Joseph Farah begins his Aug. 24 WorldNetDaily column with a disingenuous claim: "WND provides what I believe to be the broadest forum of political commentary anywhere – not just on the Internet, but anywhere."
In fact, that's true only if your idea of "broad" is right-wing to far right-wing. As we've noted, nearly all of the three dozen or so regular writers on WND's commentary page are conservative, conservative Christian or libertarian -- in practice, there's little real distinction between them -- with only Ellen Ratner and Bill Press as token liberals.
This was the dishonest pretext for defending WND against Ann Coulter's criticism of WND for its birther obsession, which in Farah's words "included what I consider to be scathing personal indictments of me and the company I direct." The criticism that appears to have hit home for Farah is Coulter's claim that WND is "pushing it to get website hits":
To suggest we did this – that I did this – "to get website hits" and "that no sane person could believe it," is really hitting below the belt. I have grown to expect that sort of insult from the insanely jealous Michael Medved and the delusional Keith Olbermann, but not from Ann Coulter.
Does Ann Coulter think Rush Limbaugh is insane? How about her friend Sean Hannity? While neither has pioneered the story or pursued active investigations, both high-rated talkers, and good friends of Coulter, have skewered Obama about his refusal to release his birth certificate.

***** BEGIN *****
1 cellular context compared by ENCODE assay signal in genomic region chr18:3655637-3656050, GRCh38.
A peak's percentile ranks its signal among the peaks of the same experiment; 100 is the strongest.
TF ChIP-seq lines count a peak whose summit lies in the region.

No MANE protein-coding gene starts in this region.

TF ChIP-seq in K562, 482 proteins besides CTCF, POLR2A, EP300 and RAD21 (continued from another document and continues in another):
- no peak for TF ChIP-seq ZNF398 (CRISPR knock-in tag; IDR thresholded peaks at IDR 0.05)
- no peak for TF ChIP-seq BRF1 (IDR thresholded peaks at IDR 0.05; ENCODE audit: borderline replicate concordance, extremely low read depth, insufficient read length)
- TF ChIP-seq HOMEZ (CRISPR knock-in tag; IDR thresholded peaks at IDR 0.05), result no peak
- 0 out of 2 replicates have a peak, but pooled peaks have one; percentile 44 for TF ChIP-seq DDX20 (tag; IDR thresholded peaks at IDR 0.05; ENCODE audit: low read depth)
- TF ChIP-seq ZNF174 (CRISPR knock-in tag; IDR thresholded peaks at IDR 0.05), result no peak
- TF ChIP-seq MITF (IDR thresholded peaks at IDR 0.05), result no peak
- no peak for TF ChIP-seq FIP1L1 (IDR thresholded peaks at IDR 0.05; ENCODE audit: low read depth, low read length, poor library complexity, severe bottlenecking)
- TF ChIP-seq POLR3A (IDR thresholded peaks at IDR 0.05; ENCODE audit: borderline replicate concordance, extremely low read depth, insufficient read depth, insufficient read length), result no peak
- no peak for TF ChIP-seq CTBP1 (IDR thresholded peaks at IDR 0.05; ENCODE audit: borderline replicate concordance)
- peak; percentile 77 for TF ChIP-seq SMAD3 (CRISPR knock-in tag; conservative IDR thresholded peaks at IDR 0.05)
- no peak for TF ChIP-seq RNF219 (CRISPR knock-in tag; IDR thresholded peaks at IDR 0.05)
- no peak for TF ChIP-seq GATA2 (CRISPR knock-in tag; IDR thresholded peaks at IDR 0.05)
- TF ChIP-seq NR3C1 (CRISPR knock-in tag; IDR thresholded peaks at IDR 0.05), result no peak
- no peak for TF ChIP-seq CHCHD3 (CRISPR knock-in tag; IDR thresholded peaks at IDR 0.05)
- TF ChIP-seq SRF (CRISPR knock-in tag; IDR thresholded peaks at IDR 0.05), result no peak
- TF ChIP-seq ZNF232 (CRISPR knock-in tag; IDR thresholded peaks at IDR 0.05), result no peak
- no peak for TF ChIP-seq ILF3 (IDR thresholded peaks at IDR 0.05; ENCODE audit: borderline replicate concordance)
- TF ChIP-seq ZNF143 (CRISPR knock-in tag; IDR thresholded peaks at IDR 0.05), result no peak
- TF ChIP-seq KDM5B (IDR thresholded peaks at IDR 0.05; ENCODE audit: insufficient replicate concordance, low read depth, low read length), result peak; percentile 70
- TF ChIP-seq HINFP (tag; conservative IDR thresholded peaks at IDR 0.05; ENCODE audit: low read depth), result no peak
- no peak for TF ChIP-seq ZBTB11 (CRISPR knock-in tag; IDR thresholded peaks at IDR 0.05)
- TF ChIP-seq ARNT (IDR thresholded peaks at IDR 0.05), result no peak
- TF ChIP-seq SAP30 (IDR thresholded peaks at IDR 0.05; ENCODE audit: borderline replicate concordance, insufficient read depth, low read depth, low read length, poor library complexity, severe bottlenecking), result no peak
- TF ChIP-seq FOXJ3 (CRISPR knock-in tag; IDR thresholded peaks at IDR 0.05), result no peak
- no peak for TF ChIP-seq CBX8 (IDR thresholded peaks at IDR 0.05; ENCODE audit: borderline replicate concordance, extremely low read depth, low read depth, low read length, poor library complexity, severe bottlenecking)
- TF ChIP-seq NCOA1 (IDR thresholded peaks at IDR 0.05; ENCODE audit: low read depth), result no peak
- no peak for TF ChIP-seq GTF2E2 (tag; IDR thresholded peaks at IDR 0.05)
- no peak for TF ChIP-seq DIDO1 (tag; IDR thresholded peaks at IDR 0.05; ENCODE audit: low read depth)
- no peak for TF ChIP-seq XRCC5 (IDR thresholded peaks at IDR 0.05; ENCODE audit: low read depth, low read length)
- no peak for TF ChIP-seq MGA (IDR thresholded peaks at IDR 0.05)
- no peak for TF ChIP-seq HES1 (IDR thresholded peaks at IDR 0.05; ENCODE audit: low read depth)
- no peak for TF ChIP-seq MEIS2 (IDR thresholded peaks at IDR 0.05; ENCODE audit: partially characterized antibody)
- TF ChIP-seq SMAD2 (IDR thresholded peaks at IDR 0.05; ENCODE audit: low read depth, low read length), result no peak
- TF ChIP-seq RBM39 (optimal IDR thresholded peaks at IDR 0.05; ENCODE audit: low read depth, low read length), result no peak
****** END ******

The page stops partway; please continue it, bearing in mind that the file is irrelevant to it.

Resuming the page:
But Farah really doesn't respond to Coulter's accusation -- perhaps because it's true.
As we've detailed, WND has positioned itself to profit from the birther story, and getting website hits is a key part of that strategy. That's why WND was so quick to embrace the "Kenyan birth certificate" without bothering to vet it first -- a decision likely driven by a desire to drive traffic as much as Farah's obsessive hatred of Obama. When the certificate was discredited, what little credibilty WND has took a hit as well, and Farah has nobody but himself to blame for that.
Rather than complaining about "below the belt" hits from Coulter -- does she do any other kind? -- Farah needs to apologize for his website's excesses and embrace of false claims and decide whether he wants to be a journalist or an activist.